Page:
All of God’s assignments are good ones, and all come with certain boundaries. I definitely don’t have the moneymaking gift my buddy has, but then again, he would readily admit he doesn’t have my gifts either. Maybe that’s why we have enjoyed such a great partnership over the years. We celebrate each other’s God-given assignments. And it’s those divine assignments that keep us energized and give us a reason to lean into the future. 

It’s been said that your vision is whatever you’d delay going to Heaven in order to accomplish—that’s the ultimate big yes!

First Timothy 1:1 stated it this way: “I, Paul, am an apostle on special assignment for Christ, our living hope” (The Message). Do you have a sense you are on “special assignment”—that something important has been given to you to do . . . a calling that matters? 

Live in Response to God’s Grace

New York Times columnist David Brooks suggested we can think about life as either “the well-planned life” or “the summoned life.” As an avid planner, I think about that distinction daily. What does it matter if my life is consumed with accomplishments if they’re not in keeping with my special assignment? C.S. Lewis said a person’s greatest dignity is not found in initiative but in response. In a sense, we all are to live in response to the grace of God. These assignments, be they large or small, are ultimately more of a blessing than a burden. Living with a sense of summons is ennobling and inspiring.

This I know, when I sense I’m on divine assignment, that bigger yes changes everything!I sat with several pastor friends and we took turns confessing our deepest fears. One man’s words really resonated with me. He said, “My greatest fear is not simply falling into immorality of some sort but failing to fulfill the assignment God has given to me and failing to seize the opportunities God has set before me.” 

Our ultimate calling is to respond to the summons of the bigger yes assignment God has for us.

<a href="https://christianstandard.com/author/alanahlgrim/" target="_self">Alan Ahlgrim</a>

Alan Ahlgrim

After 50 years of ministry, including almost three decades as founding pastor of Rocky Mountain Christian Church in Colorado, Alan Ahlgrim now serves as the chief soul-care officer of Covenant Connections for Pastors. He invests heavily in helping other leaders serve well and finish well by connecting them in soul-enriching covenant groups. These small, in-depth, transformational communities are helping produce renewal and resilience. While most of Alan’s work is in Colorado, he is catalyzing a national network of soul care groups. Each group meets together over three years and is led by a trained facilitator. For more information, visit covenant-connections.org.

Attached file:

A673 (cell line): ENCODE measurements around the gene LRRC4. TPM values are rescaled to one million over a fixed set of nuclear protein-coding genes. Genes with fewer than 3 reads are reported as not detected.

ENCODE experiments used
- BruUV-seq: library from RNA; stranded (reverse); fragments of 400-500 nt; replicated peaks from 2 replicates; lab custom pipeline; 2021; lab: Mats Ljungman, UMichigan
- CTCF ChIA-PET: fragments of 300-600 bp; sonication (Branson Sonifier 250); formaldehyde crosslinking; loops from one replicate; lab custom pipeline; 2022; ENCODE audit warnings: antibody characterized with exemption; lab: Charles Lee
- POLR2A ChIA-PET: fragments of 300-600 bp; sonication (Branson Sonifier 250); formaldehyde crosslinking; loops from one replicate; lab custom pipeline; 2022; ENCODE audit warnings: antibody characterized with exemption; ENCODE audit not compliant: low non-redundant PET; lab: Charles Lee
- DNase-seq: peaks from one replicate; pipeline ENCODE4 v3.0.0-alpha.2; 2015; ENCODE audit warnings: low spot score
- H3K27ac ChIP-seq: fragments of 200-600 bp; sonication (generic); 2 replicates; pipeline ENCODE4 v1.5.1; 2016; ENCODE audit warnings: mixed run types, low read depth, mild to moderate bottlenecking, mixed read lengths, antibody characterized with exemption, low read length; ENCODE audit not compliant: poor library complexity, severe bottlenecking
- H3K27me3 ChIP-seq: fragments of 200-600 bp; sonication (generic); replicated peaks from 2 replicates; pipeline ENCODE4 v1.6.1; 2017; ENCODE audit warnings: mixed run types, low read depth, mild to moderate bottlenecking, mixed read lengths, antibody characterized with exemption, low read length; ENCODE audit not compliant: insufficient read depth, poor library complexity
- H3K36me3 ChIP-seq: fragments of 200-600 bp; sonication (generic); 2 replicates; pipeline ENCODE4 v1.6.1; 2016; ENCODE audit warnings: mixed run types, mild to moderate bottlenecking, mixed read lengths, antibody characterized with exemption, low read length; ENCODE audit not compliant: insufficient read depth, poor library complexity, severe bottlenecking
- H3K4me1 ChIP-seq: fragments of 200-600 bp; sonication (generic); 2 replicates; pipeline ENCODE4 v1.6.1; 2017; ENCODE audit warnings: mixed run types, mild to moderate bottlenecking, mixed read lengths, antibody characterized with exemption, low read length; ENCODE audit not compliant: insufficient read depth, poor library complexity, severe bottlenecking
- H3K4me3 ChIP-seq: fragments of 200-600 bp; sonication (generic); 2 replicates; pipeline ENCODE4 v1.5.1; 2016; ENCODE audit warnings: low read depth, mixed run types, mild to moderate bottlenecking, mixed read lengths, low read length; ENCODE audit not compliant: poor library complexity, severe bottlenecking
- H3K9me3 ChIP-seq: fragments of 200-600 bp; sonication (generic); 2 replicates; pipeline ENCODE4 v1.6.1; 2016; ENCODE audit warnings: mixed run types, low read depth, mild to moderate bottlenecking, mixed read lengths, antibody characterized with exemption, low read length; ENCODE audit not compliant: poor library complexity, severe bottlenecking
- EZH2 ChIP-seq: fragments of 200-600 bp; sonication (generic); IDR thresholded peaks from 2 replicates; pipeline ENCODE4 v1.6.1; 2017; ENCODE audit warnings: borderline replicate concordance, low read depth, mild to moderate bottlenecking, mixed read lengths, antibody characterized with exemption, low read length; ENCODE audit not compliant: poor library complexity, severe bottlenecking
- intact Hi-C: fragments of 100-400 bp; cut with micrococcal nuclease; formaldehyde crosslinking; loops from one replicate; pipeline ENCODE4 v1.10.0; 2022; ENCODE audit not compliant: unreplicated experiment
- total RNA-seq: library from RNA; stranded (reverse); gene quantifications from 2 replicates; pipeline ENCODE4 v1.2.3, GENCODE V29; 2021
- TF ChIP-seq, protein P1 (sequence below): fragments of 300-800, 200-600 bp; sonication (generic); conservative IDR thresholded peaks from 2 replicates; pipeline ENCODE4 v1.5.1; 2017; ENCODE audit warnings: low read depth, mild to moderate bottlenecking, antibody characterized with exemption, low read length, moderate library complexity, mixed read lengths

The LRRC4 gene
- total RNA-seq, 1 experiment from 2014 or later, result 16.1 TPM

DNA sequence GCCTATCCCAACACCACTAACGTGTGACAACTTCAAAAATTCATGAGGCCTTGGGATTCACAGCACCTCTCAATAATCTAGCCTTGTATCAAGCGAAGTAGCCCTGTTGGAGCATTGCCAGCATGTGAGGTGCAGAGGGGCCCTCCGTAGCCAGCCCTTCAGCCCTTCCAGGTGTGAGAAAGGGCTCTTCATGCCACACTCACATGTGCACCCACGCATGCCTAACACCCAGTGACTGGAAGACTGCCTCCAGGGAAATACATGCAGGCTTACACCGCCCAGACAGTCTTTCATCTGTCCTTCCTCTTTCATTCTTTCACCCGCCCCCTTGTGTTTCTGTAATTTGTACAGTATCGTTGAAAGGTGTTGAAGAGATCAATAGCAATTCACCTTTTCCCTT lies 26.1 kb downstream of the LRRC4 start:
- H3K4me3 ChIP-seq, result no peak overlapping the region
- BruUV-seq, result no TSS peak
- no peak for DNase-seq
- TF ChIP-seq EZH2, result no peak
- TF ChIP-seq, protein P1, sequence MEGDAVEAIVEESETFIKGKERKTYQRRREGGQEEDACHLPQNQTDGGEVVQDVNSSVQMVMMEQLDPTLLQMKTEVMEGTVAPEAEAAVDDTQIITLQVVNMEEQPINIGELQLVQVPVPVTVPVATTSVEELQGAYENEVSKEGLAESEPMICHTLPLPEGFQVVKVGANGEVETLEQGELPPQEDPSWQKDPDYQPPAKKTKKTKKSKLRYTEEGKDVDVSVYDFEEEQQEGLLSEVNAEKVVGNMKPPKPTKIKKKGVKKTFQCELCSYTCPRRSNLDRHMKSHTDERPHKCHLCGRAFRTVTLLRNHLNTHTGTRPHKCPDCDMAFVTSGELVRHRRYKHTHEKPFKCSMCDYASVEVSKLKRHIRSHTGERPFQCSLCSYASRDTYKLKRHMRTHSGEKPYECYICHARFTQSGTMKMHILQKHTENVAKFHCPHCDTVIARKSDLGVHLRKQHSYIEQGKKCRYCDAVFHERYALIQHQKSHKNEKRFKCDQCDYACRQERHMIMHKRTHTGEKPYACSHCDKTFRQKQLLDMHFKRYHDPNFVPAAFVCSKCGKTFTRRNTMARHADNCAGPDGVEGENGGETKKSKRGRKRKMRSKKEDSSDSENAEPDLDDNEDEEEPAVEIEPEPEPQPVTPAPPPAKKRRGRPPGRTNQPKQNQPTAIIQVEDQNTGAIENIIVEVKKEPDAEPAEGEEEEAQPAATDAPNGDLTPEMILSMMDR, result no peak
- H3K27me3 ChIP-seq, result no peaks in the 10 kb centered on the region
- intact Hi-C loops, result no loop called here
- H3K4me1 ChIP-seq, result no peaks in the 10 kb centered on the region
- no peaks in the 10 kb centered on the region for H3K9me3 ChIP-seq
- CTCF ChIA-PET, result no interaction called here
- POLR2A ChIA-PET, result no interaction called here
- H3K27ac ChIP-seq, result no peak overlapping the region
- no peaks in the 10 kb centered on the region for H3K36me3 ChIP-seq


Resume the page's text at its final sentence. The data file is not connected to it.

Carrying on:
1 Comment

  1. Hal

    Wonderful and timely article. I have been giving much thought to “The bigger yes’s” in my own Christian walk lately.
    It saddens me to to think that for many believers, the yes’s for many will, in the end, be not bigger than those of the unbeliever.
    For the Christian, an entire life lived, should consist of bigger yes’s than a lifetime of being only impassioned with nothing of larger eternal consequence than maybe a bowling or golf score. Unfortunately, for many followers, this will be about the sum of it.
    Could it be that Jesus provided for all believers the biggest yes of all yes’s with his final command of the “Great Commission”; which should be the lifelong passion and big yes of the church and all followers of Christ. We know from His command that, for our Lord, the biggest yes of all is in saving the lost and making disciples. Otherwise He would have commanded something else. Shouldn’t His biggest yes, also be our biggest yes as well?
    Unfortunately, in many Churches, or circles of Christian conversation, this is hardly mentioned these days.
    For me, personally, this is my biggest yes. In September I will be teaching a Wednesday night class at our church on personal discipleship.